A hundred years ago, the church of Vreta underwent substantial renovation. During the work, parts of several eleventh century burial monuments were discovered. Previously, the obvious placing of these was thought to be on graves in the present churchyard. The archaeological excavation, carried out in the autumn of 2019 in conjunction with work of laying underground pipes, revealed that an older churchyard was situated 150 metres to the south of the present-day church.
Most likely, this was a predecessor to the presently used churchyard. In that case, this would be the original placing of the early Christian burial monuments, to mark graves close to a contemporary wooden church. A fragment of a burial monument was discovered at the site of the excavated burials.
At least 70 burials were discovered and 19 of these were excavated. The remaining burials were covered over and the pipes could be laid along a different route. The burials continued along a stretch of 65 metres and most of them were placed at a distinct distance from each other. This indicates that the graves once were visible and that they were respected when later graves were dug. It also shows that the burials in this area took place over a short period of time even though the graves amount to a couple of thousand.
Tall people with good teeth
Our first thought was that the graves were from the latest outbreak of the plague in 1710-1711, when many people were buried in a short space of time. During the course of the archaeological excavation, it became clear that the skeletons were from a quite different time. One indication of this was the teeth; there was hardly any dental caries, and they were also considerably worn. Moreover, many of the men were tall; over 180 cm. According to our osteologist Caroline Arcini, these observations contradict the idea that the bones date from the eighteenth century. In the eighteenth century, around 80-90% of individuals had teeth decayed by caries. Caroline instead considered the skeletons to be of medieval date. Four of the skeletons were thereafter radiocarbon dated and the results point towards the eleventh century.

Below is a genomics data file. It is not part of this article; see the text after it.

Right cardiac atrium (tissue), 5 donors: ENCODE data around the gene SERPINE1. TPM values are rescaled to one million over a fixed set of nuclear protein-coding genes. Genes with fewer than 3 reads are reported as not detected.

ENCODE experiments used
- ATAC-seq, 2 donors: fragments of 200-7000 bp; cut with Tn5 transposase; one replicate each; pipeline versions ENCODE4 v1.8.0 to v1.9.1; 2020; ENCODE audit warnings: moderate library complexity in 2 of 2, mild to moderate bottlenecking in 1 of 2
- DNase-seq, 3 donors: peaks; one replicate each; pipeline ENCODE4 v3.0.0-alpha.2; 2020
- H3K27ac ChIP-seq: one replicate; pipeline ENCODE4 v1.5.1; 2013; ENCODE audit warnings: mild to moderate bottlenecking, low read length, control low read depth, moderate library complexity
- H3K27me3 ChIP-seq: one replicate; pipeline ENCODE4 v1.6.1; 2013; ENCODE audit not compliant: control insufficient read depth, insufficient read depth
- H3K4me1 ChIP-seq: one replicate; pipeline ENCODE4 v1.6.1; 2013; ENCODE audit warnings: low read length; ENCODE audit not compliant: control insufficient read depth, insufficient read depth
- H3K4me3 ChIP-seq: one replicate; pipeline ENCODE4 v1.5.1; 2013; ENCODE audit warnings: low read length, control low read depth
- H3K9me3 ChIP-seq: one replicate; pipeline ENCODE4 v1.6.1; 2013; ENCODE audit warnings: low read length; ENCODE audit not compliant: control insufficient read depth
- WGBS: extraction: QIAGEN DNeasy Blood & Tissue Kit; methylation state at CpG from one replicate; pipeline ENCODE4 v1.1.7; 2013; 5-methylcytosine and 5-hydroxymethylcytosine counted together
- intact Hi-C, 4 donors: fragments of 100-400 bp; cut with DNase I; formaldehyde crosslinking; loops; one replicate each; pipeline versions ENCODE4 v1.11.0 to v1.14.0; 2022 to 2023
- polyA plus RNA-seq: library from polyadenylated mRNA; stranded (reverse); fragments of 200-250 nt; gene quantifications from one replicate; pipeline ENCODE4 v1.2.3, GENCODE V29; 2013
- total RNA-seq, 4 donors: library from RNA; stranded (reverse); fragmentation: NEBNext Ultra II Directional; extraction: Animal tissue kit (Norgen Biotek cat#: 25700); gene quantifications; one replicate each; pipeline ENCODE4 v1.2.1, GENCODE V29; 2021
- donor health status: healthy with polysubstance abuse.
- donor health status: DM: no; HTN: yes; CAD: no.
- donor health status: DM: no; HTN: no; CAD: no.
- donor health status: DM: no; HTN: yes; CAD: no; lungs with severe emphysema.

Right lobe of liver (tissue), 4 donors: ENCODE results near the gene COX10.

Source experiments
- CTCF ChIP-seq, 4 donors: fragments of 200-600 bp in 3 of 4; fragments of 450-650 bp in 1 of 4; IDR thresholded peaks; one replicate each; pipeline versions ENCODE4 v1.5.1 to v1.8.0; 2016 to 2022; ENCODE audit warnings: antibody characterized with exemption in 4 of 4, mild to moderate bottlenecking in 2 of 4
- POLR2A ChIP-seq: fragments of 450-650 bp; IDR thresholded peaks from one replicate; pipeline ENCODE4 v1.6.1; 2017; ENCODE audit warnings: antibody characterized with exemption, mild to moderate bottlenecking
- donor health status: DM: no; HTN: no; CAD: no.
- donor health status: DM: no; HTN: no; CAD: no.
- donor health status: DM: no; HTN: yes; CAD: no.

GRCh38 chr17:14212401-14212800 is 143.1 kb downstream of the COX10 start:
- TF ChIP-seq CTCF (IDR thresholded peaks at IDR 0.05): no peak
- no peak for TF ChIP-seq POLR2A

New picture of the earliest history of Vreta
These burials, recently discovered in the field, provide us with a new and somewhat different picture of the earliest church history of Vreta. Different in that they belong to a churchyard that was situated some distance away from the later church and churchyard. It was more usual to build the new church on the old churchyard, on the same site as the old church, or adjacent to it. It is very probable that traces of an eleventh century wooden church might also be found close to the newly discovered burials. The excavation has not provided an answer to where the old church was placed, but it can be suspected that it was located to the north of the now excavated burials, and to the north of or underneath the present road of later date, Ledbergsvägen. This interpretation is based on the assumption that the farm, to which the church originally belonged, was situated on the site of the present church and churchyard, which was consecrated around the year 1100. At this time, the earlier church was probably demolished and the old churchyard abandoned. The older burial monuments then came to be used in extensions of the church and when the abbey were constructed.